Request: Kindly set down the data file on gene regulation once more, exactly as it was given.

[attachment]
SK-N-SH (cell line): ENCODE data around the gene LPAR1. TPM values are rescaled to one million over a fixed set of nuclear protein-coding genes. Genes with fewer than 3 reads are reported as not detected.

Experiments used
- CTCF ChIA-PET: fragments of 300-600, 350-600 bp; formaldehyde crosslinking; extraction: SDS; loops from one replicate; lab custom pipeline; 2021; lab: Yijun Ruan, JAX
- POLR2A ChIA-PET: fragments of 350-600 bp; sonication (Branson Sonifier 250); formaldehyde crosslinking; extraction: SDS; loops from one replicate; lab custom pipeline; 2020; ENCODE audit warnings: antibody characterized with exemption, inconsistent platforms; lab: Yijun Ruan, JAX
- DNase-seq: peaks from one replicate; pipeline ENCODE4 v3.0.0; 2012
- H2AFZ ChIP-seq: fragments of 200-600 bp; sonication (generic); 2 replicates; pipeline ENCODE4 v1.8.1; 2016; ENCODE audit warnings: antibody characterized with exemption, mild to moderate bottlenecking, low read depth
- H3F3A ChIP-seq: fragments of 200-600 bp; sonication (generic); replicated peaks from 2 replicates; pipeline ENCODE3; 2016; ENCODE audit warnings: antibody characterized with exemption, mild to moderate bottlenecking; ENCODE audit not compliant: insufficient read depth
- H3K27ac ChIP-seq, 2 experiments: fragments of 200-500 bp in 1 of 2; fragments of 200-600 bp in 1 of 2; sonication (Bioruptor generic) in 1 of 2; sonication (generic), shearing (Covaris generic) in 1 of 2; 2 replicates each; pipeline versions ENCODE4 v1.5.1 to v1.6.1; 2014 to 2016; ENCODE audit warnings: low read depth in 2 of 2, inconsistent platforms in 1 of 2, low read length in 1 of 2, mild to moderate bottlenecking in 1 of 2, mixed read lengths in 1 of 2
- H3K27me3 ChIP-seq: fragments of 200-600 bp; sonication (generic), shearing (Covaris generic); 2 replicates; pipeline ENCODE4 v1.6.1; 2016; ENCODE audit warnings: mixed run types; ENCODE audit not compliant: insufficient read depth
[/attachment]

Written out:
SK-N-SH (cell line): ENCODE data around the gene LPAR1. TPM values are rescaled to one million over a fixed set of nuclear protein-coding genes. Genes with fewer than 3 reads are reported as not detected.

Experiments used
- CTCF ChIA-PET: fragments of 300-600, 350-600 bp; formaldehyde crosslinking; extraction: SDS; loops from one replicate; lab custom pipeline; 2021; lab: Yijun Ruan, JAX
- POLR2A ChIA-PET: fragments of 350-600 bp; sonication (Branson Sonifier 250); formaldehyde crosslinking; extraction: SDS; loops from one replicate; lab custom pipeline; 2020; ENCODE audit warnings: antibody characterized with exemption, inconsistent platforms; lab: Yijun Ruan, JAX
- DNase-seq: peaks from one replicate; pipeline ENCODE4 v3.0.0; 2012
- H2AFZ ChIP-seq: fragments of 200-600 bp; sonication (generic); 2 replicates; pipeline ENCODE4 v1.8.1; 2016; ENCODE audit warnings: antibody characterized with exemption, mild to moderate bottlenecking, low read depth
- H3F3A ChIP-seq: fragments of 200-600 bp; sonication (generic); replicated peaks from 2 replicates; pipeline ENCODE3; 2016; ENCODE audit warnings: antibody characterized with exemption, mild to moderate bottlenecking; ENCODE audit not compliant: insufficient read depth
- H3K27ac ChIP-seq, 2 experiments: fragments of 200-500 bp in 1 of 2; fragments of 200-600 bp in 1 of 2; sonication (Bioruptor generic) in 1 of 2; sonication (generic), shearing (Covaris generic) in 1 of 2; 2 replicates each; pipeline versions ENCODE4 v1.5.1 to v1.6.1; 2014 to 2016; ENCODE audit warnings: low read depth in 2 of 2, inconsistent platforms in 1 of 2, low read length in 1 of 2, mild to moderate bottlenecking in 1 of 2, mixed read lengths in 1 of 2
- H3K27me3 ChIP-seq: fragments of 200-600 bp; sonication (generic), shearing (Covaris generic); 2 replicates; pipeline ENCODE4 v1.6.1; 2016; ENCODE audit warnings: mixed run types; ENCODE audit not compliant: insufficient read depth